Whoever started this thing, it wasn’t Kurama by itself. He didn’t tell me how he knew this, just that if I ever met up with a guy named Allen Kirchner, I should ask him about it. I’d never heard of Allen Kirchner until now and when I asked about him, all Bill could tell me was that he was a scientist connected to the Department of Defense. I’d heard rumors about our government being involved before and if this was true, this Allen Kirchner is a pretty big piece of the puzzle.
I met up with James Fitzpatrick by the water collection barrels. He’s an interesting guy. A former Air Force pilot, he’s taken to being part of the security team in New Hope. James didn’t want to talk much about himself, but he said a great deal about a woman named Elena and that sometime, maybe soon, he was leaving to find her. He didn’t want to go on record either, but urged me to talk to someone else, the girl who picked me up out of the mud.
Her name is Lindsay Volk. I found her out on the wall, crouched with her rifle, watching for zombies. Now that I finally saw her in the daylight, I couldn’t believe it. She was maybe five foot one? Five foot two? Her hair is short, even shorter than mine, and a really lovely shade of red. She’s so young and looks almost innocent, but I know better.
When I sat down to talk with her, she didn’t say a word until I introduced myself. She wore combat boots, faded military fatigues and a bulletproof vest. She held a pretty fancy rifle and I believed she could use it.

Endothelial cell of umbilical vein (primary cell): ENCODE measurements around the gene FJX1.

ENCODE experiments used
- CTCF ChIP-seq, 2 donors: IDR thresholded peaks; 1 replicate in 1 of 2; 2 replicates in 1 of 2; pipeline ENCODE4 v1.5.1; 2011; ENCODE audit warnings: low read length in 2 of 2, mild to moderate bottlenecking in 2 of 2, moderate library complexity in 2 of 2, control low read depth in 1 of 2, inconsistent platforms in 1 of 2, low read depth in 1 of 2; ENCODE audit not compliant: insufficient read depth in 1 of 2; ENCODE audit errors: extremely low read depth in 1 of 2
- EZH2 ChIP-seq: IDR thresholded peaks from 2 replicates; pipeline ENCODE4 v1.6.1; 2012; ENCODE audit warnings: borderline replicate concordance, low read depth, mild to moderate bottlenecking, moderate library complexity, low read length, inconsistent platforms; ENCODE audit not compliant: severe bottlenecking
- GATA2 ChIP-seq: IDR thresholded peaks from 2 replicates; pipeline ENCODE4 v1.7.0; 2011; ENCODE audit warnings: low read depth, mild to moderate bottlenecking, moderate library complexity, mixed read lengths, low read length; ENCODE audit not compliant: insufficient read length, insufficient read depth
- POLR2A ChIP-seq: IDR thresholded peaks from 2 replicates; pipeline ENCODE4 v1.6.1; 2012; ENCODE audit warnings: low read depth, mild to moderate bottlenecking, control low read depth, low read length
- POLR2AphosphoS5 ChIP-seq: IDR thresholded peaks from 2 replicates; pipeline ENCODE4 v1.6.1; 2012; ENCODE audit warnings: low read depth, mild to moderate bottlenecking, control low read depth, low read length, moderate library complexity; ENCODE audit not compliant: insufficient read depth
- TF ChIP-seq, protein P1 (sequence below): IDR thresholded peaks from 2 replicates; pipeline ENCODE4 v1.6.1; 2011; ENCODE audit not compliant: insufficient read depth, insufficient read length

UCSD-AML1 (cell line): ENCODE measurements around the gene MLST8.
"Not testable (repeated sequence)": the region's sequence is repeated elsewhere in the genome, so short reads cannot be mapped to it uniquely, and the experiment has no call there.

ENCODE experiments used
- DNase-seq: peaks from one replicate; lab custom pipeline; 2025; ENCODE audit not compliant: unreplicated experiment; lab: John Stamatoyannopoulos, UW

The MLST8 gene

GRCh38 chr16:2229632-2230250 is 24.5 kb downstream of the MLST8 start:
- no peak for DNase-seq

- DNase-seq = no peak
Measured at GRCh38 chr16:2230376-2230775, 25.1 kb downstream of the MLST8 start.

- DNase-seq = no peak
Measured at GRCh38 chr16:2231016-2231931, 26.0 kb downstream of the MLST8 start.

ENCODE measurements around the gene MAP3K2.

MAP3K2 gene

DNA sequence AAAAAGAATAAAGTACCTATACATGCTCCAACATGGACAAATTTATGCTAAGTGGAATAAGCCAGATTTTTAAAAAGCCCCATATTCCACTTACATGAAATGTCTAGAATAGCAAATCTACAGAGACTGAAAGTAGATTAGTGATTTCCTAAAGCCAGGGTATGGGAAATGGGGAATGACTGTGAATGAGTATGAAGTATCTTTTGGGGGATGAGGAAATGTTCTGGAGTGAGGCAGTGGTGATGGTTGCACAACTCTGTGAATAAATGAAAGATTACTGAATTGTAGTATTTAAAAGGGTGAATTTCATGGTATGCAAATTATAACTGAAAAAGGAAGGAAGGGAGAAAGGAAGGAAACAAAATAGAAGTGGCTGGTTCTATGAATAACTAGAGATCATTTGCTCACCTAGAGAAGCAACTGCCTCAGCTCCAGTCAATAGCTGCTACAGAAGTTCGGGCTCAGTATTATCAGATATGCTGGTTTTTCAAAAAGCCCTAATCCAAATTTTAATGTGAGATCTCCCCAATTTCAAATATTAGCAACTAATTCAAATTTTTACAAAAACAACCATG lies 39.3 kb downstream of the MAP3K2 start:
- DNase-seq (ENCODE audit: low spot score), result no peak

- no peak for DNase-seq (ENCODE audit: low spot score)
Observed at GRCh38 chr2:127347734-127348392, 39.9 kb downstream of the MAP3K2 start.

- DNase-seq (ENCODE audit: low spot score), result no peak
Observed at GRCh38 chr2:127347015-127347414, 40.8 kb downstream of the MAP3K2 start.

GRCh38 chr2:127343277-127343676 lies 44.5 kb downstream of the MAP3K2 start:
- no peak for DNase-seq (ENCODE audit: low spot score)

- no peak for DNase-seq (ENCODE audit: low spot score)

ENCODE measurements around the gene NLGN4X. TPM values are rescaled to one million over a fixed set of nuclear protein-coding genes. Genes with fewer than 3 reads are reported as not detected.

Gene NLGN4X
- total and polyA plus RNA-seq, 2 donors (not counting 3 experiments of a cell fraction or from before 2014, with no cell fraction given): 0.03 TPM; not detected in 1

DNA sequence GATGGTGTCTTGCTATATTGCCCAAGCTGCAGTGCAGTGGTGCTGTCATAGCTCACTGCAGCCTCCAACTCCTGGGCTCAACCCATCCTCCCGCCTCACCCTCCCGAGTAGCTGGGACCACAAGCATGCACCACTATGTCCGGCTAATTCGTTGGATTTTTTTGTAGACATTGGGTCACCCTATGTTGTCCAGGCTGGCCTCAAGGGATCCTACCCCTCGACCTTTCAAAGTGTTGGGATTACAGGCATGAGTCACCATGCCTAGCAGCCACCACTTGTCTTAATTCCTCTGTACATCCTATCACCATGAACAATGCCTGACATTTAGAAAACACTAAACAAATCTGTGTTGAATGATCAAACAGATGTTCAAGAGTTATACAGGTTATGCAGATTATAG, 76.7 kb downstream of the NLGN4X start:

Even before she spoke, I knew it was going to be hard for her. I’ve seen a lot of people during my travels. Some of them are scared, some hopeful, and others are haunted by what they’ve seen or done. Lindsay had a mixture of all three, but all contained with this kind of quiet resolution.
She had seen and done a great deal.
I realized then that I’d seen her before, in the hospital (such as it was). When I was in the care of Doctor Richards, Lindsay was always there, helping Katie when there was something to be done. She helped her leave at the end of the day, and brought her in at the beginning. I don’t know what there is between them, and it doesn’t really matter. It gives them both strength, I think, and there’s not much more you can ask for.
So when I asked her for her story, she didn’t answer for a long time. She just stared out into the morning sky, but what she was looking at I couldn’t say. We sat in silence for so long I almost gave up and stood to leave. I almost didn’t hear her when she started to speak and I had to fumble for my tape recorder. What she told me, I… well, you’ll hear for yourself in a moment.
This is Double-D, signing out.